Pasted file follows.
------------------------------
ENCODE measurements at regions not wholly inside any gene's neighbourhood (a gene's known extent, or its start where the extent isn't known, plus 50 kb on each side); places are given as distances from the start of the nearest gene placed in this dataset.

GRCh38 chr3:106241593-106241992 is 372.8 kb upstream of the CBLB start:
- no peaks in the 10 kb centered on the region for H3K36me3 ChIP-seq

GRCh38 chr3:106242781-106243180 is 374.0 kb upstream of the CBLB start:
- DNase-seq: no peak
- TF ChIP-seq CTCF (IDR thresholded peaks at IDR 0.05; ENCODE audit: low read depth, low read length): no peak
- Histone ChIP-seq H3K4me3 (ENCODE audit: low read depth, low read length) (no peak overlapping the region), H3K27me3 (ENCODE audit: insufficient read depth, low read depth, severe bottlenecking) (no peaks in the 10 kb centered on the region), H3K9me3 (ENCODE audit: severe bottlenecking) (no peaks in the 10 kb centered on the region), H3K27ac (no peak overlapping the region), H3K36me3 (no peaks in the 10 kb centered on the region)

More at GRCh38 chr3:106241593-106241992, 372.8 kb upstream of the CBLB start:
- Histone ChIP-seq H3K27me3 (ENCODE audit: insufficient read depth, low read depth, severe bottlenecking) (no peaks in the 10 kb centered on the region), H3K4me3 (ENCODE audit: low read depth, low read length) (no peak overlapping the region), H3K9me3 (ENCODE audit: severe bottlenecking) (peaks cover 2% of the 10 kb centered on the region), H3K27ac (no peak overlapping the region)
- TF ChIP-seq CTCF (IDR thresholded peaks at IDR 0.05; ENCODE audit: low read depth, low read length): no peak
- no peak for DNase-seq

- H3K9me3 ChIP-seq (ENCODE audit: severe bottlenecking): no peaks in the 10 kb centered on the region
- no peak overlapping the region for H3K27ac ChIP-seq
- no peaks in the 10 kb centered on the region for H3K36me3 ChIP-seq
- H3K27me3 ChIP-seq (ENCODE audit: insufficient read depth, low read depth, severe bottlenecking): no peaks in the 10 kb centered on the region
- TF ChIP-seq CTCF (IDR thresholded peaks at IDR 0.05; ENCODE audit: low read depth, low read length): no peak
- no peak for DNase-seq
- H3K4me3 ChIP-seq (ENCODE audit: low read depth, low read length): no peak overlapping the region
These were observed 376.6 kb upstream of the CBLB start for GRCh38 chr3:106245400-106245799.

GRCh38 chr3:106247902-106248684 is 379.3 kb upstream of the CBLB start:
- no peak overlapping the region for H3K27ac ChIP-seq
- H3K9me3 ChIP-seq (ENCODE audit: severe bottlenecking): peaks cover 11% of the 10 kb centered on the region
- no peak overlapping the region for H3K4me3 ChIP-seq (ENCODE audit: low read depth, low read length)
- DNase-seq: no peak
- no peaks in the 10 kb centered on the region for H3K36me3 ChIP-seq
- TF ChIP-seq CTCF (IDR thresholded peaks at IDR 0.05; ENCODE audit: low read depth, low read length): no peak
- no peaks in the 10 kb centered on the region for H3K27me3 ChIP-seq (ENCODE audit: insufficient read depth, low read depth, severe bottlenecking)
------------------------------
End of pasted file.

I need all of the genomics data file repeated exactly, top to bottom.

ENCODE measurements at regions not wholly inside any gene's neighbourhood (a gene's known extent, or its start where the extent isn't known, plus 50 kb on each side); places are given as distances from the start of the nearest gene placed in this dataset.

GRCh38 chr3:106241593-106241992 is 372.8 kb upstream of the CBLB start:
- no peaks in the 10 kb centered on the region for H3K36me3 ChIP-seq

GRCh38 chr3:106242781-106243180 is 374.0 kb upstream of the CBLB start:
- DNase-seq: no peak
- TF ChIP-seq CTCF (IDR thresholded peaks at IDR 0.05; ENCODE audit: low read depth, low read length): no peak
- Histone ChIP-seq H3K4me3 (ENCODE audit: low read depth, low read length) (no peak overlapping the region), H3K27me3 (ENCODE audit: insufficient read depth, low read depth, severe bottlenecking) (no peaks in the 10 kb centered on the region), H3K9me3 (ENCODE audit: severe bottlenecking) (no peaks in the 10 kb centered on the region), H3K27ac (no peak overlapping the region), H3K36me3 (no peaks in the 10 kb centered on the region)

More at GRCh38 chr3:106241593-106241992, 372.8 kb upstream of the CBLB start:
- Histone ChIP-seq H3K27me3 (ENCODE audit: insufficient read depth, low read depth, severe bottlenecking) (no peaks in the 10 kb centered on the region), H3K4me3 (ENCODE audit: low read depth, low read length) (no peak overlapping the region), H3K9me3 (ENCODE audit: severe bottlenecking) (peaks cover 2% of the 10 kb centered on the region), H3K27ac (no peak overlapping the region)
- TF ChIP-seq CTCF (IDR thresholded peaks at IDR 0.05; ENCODE audit: low read depth, low read length): no peak
- no peak for DNase-seq

- H3K9me3 ChIP-seq (ENCODE audit: severe bottlenecking): no peaks in the 10 kb centered on the region
- no peak overlapping the region for H3K27ac ChIP-seq
- no peaks in the 10 kb centered on the region for H3K36me3 ChIP-seq
- H3K27me3 ChIP-seq (ENCODE audit: insufficient read depth, low read depth, severe bottlenecking): no peaks in the 10 kb centered on the region
- TF ChIP-seq CTCF (IDR thresholded peaks at IDR 0.05; ENCODE audit: low read depth, low read length): no peak
- no peak for DNase-seq
- H3K4me3 ChIP-seq (ENCODE audit: low read depth, low read length): no peak overlapping the region
These were observed 376.6 kb upstream of the CBLB start for GRCh38 chr3:106245400-106245799.

GRCh38 chr3:106247902-106248684 is 379.3 kb upstream of the CBLB start:
- no peak overlapping the region for H3K27ac ChIP-seq
- H3K9me3 ChIP-seq (ENCODE audit: severe bottlenecking): peaks cover 11% of the 10 kb centered on the region
- no peak overlapping the region for H3K4me3 ChIP-seq (ENCODE audit: low read depth, low read length)
- DNase-seq: no peak
- no peaks in the 10 kb centered on the region for H3K36me3 ChIP-seq
- TF ChIP-seq CTCF (IDR thresholded peaks at IDR 0.05; ENCODE audit: low read depth, low read length): no peak
- no peaks in the 10 kb centered on the region for H3K27me3 ChIP-seq (ENCODE audit: insufficient read depth, low read depth, severe bottlenecking)